West Bank occupation unacceptable: Vatican

THE Vatican has issued one of its strongest condemnations yet of Israel’s “occupation” of the West Bank.

It has rejected the use of biblical texts by Jewish settlers to justify “injustices”.

Releasing a strongly worded document by the synod of bishops for the Middle East, a senior Archbishop also challenged the notion of Jews as “the chosen people”, saying such a concept no longer existed.

After a two-week conference, which ended with a meeting with the Pope, the bishops called on the international community to pressure Israel to end the occupation.

“Recourse to theological and biblical positions, which use the word of God to wrongly justify injustices, is not acceptable,” the statement said.

At a news conference, the head of the committee, Greek-Melchite Archbishop Cyrille Bustros, said: “The Holy Scriptures cannot be used to justify the return of Jews to Israel and the displacement of the Palestinians, to justify the occupation by Israel of Palestinian lands. “We Christians cannot speak of the promised land as an exclusive right for a privileged Jewish people.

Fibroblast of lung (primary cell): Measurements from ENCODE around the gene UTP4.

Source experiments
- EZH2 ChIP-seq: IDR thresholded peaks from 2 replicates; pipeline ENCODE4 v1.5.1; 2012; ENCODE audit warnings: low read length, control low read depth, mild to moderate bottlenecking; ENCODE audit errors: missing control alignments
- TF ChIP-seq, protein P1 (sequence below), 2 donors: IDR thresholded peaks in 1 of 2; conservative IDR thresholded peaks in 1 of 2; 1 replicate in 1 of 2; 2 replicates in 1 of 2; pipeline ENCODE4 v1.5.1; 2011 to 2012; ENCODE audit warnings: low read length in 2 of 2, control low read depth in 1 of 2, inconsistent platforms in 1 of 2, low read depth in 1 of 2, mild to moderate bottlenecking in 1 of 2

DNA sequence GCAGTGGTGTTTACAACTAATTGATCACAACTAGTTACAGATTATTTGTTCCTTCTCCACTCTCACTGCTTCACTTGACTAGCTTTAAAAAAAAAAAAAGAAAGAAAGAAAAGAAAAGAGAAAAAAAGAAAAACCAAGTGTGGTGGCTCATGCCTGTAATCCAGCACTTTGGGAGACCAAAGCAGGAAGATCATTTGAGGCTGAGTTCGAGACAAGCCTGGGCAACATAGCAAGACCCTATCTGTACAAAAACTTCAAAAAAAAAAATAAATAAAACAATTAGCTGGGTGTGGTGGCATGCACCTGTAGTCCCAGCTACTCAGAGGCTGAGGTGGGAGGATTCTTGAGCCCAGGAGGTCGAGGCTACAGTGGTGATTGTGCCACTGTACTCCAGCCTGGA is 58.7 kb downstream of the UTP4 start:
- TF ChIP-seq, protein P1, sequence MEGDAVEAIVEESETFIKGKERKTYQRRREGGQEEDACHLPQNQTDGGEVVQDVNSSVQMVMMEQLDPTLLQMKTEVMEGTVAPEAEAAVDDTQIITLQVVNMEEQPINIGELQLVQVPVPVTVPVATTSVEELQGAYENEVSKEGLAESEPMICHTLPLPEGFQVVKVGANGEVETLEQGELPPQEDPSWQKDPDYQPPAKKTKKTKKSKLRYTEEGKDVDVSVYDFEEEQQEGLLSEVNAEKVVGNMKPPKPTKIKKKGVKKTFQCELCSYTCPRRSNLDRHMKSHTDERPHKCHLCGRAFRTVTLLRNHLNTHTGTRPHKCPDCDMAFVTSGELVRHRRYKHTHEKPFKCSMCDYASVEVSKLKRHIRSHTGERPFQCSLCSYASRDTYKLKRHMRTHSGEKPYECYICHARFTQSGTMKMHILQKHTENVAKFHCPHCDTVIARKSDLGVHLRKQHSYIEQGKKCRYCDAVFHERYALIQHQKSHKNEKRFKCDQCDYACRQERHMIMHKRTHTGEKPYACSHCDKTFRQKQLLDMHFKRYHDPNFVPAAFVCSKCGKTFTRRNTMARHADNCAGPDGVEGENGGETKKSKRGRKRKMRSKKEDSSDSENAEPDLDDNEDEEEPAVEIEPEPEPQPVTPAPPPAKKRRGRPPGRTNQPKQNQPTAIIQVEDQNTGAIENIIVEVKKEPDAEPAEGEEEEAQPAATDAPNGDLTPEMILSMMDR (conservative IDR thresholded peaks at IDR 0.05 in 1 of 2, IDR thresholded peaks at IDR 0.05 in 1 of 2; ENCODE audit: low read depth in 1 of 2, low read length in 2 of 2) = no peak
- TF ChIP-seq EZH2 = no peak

“This promise was nullified by Christ. There is no longer a chosen people — all men and women of all countries have become the chosen people.”

The bishops called for a two-state solution, saying this would allow Jerusalem to acquire its “proper status — which respects its particular character, its holiness and the religious patrimony of the three religions: Jewish, Christian and Muslim.”

Only 2.1 per cent of those living in Israel are Christian — the Vatican says there is a slow decline but Israel says while the percentage is low in absolute numbers, Christians are growing but being outnumbered because of Jewish and Muslim birthrates.

Israeli spokesman Yigal Palmor told The Australian he was surprised by the strength of the Vatican statement and that it was both theological and political.

“The debate over who holds the correct interpretation of the scriptures was something debated in the Middle Ages and it would seem unwise to try to revisit that,” he said.

Asked about the criticism of the use of the Bible to justify Jewish settlements on Palestinian land, Mr Palmor said: “Firstly, this has not been any official policy in Israel by any government and, secondly, he who has not sinned should cast the first stone — that is something they should understand.”

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